September 29, 2009 in Business

FDIC may tap banks

‘Prepaid’ insurance premiums would shore up fund
Marcy Gordon Associated Press
 
Tags:FDIC

Bank failures

Losses on commercial real estate and other soured loans have caused 95 bank failures so far this year. Some analysts expect hundreds more banks to fail in the coming years, and the FDIC forecasts the fund will need $70 billion through 2013 to deal with those losses.

WASHINGTON – The Federal Deposit Insurance Corp. may take the unprecedented step of ordering banks to prepay about $36 billion in premiums to shore up the shrinking deposit insurance fund.

The FDIC board likely will call for “prepaid” bank insurance premiums at its meeting today, three industry executives and a government official said. The banking industry prefers that option over a special emergency fee – which would be the second this year. The officials spoke on condition of anonymity because the decision has yet to be made public.

It would be the first time the FDIC has required prepaid insurance fees. Under the plan, banks would have to pay in advance their insurance premiums for 2010-2012, bringing in about $12 billion for each of the three years, two of the officials said. That is the normal amount of insurance fees, though it could vary somewhat according to growth in total insured deposits – the basis for determining the fees.

Off the table, for now, are the options of tapping the agency’s $500 billion credit line with the Treasury Department and borrowing billions of dollars from healthy banks by issuing its own debt, the officials said.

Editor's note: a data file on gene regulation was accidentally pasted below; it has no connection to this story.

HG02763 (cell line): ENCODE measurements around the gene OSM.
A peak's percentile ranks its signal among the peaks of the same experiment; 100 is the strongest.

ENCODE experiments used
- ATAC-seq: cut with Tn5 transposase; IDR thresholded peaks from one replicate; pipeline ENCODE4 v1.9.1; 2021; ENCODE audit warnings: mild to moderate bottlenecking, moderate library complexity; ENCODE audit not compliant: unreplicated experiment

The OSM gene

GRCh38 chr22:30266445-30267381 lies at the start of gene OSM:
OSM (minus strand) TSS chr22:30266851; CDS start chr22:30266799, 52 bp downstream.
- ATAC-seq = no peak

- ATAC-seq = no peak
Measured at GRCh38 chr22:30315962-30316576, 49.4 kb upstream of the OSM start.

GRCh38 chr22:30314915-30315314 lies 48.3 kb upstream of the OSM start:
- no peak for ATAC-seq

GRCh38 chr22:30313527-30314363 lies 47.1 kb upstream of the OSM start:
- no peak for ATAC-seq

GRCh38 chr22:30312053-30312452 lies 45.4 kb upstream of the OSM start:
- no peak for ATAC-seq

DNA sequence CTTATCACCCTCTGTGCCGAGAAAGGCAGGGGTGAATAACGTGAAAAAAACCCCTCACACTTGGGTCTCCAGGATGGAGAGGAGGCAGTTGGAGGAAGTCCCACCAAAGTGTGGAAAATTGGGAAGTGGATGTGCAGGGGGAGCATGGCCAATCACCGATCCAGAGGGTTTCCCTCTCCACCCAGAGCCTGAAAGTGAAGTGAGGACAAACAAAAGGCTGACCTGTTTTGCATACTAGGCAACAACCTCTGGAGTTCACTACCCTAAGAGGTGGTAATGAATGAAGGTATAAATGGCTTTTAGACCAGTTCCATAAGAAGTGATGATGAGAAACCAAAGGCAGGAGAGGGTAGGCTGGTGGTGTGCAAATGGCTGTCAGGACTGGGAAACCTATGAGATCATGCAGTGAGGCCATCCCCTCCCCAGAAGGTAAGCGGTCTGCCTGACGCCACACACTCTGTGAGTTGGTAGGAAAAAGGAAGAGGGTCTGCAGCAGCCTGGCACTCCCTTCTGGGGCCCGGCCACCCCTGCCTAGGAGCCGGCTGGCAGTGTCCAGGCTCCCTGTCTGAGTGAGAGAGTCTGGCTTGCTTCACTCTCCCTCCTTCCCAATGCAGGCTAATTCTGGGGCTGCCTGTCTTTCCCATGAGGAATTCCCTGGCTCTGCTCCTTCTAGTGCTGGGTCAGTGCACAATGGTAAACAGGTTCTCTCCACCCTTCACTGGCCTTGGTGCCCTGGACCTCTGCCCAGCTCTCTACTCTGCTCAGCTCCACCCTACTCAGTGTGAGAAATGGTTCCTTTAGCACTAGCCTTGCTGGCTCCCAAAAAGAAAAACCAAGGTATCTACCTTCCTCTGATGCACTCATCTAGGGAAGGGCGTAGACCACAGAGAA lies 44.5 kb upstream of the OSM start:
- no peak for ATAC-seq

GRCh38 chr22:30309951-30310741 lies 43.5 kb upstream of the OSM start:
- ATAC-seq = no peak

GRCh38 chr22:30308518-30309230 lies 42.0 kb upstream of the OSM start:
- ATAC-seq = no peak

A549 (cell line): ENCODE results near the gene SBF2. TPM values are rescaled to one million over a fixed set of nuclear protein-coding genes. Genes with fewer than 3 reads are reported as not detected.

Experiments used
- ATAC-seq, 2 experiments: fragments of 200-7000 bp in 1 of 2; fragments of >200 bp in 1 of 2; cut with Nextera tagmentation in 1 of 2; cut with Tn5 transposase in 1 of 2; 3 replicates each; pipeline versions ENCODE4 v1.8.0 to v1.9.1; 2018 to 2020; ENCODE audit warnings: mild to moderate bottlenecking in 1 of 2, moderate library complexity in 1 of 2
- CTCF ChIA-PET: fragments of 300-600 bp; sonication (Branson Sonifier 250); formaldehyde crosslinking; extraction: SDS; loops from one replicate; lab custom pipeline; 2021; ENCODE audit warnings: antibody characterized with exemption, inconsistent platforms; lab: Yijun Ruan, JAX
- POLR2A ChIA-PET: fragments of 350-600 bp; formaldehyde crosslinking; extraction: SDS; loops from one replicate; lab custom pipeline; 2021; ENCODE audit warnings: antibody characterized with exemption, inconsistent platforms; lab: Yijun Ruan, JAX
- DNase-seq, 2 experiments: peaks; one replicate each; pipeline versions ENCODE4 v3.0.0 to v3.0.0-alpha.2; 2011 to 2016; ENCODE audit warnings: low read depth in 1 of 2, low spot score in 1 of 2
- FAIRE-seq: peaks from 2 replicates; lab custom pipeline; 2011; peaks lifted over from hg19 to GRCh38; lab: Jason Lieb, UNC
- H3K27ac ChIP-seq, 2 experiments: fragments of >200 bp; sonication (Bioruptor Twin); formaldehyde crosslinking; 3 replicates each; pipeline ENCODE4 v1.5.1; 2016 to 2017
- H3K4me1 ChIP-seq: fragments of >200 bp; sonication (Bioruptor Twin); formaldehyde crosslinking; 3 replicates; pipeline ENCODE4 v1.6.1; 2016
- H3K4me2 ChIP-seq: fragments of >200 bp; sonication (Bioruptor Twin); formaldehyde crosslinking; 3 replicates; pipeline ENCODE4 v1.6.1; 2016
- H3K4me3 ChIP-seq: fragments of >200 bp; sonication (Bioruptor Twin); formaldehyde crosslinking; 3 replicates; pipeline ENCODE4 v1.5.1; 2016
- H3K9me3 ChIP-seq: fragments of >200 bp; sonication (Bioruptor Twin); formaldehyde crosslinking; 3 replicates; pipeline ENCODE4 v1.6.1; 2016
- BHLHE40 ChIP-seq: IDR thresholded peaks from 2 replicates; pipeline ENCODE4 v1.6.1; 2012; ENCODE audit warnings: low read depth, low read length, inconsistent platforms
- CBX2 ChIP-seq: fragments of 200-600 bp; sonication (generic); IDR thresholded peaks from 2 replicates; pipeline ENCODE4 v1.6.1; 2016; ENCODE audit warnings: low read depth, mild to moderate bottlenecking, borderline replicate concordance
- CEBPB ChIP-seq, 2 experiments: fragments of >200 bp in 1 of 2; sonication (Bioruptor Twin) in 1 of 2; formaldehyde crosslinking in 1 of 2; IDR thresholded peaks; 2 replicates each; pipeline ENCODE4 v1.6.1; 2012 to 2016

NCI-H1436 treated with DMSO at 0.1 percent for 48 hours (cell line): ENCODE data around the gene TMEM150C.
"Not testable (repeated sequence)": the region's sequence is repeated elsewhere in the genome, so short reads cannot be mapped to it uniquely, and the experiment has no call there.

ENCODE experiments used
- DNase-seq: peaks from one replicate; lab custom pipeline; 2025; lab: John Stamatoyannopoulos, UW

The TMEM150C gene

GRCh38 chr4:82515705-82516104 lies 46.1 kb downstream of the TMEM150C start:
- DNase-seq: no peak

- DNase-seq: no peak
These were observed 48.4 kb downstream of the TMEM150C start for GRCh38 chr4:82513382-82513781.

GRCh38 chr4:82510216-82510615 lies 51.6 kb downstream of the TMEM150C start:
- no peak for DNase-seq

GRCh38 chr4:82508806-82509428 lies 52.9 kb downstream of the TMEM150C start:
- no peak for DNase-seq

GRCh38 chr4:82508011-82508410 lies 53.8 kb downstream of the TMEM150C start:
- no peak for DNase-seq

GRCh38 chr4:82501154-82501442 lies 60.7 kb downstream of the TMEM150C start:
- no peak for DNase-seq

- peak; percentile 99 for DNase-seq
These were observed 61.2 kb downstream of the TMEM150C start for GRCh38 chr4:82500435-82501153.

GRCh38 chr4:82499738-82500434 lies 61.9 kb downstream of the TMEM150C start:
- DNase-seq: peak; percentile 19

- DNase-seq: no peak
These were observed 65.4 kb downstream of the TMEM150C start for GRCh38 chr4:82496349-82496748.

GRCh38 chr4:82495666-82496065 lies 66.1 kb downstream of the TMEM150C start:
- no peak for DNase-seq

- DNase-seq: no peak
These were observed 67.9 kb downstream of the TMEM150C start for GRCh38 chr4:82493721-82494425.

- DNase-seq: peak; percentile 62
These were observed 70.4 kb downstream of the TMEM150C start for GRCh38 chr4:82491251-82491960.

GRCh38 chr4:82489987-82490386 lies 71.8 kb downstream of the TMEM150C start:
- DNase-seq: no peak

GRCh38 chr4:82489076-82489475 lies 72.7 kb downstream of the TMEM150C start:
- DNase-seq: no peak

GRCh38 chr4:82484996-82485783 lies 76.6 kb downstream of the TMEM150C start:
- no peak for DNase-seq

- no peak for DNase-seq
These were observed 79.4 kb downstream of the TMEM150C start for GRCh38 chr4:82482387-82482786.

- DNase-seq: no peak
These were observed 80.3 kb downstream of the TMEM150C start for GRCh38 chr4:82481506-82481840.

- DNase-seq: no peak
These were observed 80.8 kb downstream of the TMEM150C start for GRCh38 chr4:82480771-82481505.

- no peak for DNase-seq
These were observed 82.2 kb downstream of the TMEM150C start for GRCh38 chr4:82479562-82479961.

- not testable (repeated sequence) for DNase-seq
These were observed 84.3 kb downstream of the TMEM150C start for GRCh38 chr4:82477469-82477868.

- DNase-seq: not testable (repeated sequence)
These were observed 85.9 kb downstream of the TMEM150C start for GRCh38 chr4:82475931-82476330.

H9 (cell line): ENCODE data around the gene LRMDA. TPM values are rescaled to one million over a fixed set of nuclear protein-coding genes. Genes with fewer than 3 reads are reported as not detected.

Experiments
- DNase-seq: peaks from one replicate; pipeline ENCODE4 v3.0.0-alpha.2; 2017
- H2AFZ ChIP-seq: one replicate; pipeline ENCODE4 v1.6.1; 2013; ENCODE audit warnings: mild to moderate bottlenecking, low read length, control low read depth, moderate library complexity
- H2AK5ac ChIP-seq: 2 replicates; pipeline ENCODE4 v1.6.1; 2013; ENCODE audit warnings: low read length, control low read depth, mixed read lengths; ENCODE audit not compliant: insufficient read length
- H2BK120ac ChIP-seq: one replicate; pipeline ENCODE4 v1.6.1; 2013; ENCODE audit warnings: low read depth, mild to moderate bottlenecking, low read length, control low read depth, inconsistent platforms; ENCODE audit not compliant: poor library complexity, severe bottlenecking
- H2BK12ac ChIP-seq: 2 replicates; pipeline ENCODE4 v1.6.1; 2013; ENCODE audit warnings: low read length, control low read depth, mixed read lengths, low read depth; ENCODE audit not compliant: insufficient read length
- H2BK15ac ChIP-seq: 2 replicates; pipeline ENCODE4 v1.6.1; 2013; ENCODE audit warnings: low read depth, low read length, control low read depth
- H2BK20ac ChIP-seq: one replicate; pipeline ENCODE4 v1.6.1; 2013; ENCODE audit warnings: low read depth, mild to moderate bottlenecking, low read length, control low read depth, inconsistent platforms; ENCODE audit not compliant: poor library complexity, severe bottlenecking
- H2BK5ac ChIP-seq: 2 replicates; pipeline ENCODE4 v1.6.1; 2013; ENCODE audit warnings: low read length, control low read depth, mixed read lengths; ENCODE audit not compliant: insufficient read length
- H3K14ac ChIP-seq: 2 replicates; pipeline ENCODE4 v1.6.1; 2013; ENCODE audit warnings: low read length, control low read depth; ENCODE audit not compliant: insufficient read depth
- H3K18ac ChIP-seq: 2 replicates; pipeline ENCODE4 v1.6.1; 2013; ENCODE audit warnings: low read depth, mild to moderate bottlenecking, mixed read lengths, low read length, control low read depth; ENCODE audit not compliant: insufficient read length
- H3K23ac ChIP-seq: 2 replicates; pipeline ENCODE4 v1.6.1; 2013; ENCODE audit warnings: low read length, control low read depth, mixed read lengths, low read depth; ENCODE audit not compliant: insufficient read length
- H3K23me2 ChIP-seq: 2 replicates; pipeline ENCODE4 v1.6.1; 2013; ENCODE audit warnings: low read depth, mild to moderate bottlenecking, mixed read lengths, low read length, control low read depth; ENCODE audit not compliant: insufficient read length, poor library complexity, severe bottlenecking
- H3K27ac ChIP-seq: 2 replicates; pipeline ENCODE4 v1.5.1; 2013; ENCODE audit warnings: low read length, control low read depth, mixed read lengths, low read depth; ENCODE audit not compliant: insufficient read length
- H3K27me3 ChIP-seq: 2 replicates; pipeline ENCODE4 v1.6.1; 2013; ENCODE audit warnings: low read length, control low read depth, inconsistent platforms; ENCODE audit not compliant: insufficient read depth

A spokesman for the FDIC declined to comment Monday afternoon.

FDIC Chairman Sheila Bair said earlier this month that she was “considering all options, including borrowing from Treasury,” to replenish the insurance fund. Yet she is generally perceived as considering that the most unpalatable approach.

The first emergency fee, which took effect June 30, brought in an estimated $5.6 billion. Another one would allow the healthiest banks to keep more capital for investment, but could drive weaker banks toward failure, further depleting the insurance fund.

“I think they will continue to levy (emergency) assessments on an ad hoc basis,” said Bert Ely, a banking industry consultant in Alexandria, Va.

In addition to the insurance fund, the FDIC has about $21 billion in cash available in reserve to cover losses at failed banks, down from $25 billion at the end of the first quarter. The independent agency likely wouldn’t consider tapping its credit line at the Treasury unless that cash were depleted, FDIC officials have said.

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